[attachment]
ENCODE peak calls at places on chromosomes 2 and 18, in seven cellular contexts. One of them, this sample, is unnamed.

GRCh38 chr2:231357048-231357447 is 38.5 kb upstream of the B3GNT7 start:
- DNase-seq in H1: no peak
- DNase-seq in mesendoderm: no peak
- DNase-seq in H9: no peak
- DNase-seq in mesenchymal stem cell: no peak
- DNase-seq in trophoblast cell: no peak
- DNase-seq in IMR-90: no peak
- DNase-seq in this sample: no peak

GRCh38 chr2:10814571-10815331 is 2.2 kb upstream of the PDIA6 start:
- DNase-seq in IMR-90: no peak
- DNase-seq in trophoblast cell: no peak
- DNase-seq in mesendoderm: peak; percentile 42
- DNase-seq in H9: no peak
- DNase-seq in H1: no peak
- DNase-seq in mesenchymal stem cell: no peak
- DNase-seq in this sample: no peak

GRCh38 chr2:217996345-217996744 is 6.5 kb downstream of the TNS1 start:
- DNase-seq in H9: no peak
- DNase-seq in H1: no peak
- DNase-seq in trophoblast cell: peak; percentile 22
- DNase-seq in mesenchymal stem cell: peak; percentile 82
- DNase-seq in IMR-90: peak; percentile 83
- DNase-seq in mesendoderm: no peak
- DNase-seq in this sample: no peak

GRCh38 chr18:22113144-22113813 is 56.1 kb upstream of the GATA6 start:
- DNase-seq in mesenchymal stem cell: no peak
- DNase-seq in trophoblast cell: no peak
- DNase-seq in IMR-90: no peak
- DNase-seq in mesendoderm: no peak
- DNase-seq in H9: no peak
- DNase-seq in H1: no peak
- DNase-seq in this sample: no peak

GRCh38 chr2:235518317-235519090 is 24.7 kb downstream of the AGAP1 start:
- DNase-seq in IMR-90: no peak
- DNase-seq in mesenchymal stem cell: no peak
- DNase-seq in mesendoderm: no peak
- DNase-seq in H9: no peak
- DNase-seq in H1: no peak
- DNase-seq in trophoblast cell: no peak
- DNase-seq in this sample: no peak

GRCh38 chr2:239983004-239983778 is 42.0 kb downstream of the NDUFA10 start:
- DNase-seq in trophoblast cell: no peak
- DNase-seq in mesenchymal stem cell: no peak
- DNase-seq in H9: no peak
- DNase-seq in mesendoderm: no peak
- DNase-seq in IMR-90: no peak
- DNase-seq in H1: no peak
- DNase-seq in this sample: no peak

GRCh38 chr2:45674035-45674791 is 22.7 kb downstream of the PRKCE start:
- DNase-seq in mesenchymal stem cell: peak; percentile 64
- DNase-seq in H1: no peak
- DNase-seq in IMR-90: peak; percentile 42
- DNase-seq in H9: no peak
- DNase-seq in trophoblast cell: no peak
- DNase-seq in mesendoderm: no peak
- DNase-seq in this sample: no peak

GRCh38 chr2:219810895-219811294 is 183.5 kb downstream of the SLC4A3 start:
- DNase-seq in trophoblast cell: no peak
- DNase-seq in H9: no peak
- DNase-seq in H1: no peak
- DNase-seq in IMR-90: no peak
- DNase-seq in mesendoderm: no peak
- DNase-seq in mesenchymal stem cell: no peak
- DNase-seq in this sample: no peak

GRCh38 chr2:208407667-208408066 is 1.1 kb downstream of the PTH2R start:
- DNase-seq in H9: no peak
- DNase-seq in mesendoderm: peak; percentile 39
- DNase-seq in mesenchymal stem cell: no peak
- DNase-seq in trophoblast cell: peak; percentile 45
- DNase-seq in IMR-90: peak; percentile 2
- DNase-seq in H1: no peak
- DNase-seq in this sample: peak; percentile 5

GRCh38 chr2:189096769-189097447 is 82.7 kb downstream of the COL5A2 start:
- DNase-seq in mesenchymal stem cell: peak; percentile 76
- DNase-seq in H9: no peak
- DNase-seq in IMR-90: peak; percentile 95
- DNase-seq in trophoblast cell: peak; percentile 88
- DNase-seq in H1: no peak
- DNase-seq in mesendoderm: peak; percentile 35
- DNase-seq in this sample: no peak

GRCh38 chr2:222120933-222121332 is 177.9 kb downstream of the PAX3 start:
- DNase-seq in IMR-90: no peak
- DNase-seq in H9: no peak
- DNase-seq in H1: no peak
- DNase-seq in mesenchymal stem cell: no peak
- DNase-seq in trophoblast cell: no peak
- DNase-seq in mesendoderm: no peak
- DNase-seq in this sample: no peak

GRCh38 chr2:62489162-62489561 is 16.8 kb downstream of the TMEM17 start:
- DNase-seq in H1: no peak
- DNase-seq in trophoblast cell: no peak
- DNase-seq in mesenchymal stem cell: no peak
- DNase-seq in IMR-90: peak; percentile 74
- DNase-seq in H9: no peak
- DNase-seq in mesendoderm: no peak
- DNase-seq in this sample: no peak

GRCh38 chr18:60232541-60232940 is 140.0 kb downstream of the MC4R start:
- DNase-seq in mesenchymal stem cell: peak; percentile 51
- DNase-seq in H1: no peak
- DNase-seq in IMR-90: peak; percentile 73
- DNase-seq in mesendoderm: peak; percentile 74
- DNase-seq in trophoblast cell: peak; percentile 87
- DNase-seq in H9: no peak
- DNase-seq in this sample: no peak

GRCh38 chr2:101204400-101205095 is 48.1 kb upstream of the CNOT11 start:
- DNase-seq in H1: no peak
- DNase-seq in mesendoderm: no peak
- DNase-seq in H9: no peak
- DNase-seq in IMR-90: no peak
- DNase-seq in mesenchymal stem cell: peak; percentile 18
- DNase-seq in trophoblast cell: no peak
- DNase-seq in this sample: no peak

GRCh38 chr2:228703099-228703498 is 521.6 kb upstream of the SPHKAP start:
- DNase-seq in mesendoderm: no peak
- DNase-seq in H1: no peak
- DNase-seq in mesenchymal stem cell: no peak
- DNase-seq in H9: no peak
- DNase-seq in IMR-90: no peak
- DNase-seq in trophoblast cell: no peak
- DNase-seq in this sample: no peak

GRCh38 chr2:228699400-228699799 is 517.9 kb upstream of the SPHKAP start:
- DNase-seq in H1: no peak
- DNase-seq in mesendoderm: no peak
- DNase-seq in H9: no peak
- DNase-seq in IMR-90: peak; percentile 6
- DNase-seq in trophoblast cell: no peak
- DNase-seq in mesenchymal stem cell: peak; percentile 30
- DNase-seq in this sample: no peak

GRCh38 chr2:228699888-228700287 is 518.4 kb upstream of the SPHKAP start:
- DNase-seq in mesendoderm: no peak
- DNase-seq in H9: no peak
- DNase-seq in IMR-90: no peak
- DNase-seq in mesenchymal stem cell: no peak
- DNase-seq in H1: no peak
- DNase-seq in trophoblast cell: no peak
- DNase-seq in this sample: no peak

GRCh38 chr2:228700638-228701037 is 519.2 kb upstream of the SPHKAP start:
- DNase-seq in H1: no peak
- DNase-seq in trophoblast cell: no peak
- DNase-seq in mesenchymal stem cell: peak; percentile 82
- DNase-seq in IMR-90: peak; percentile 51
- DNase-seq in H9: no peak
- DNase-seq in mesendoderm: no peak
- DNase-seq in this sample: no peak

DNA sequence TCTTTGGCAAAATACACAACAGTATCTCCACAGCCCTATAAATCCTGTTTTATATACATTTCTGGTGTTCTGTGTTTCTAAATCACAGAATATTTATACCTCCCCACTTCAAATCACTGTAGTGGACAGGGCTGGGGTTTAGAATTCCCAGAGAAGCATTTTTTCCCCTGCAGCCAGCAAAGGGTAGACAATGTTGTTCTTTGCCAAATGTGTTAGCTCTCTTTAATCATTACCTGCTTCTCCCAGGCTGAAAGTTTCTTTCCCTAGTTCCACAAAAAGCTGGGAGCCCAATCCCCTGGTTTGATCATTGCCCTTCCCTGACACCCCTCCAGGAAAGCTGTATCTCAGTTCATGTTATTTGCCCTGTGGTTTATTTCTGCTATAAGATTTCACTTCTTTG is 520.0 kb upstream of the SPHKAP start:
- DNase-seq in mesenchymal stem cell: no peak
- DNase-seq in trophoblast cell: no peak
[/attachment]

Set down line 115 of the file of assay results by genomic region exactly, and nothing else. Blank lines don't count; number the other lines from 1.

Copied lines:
- DNase-seq in mesendoderm: no peak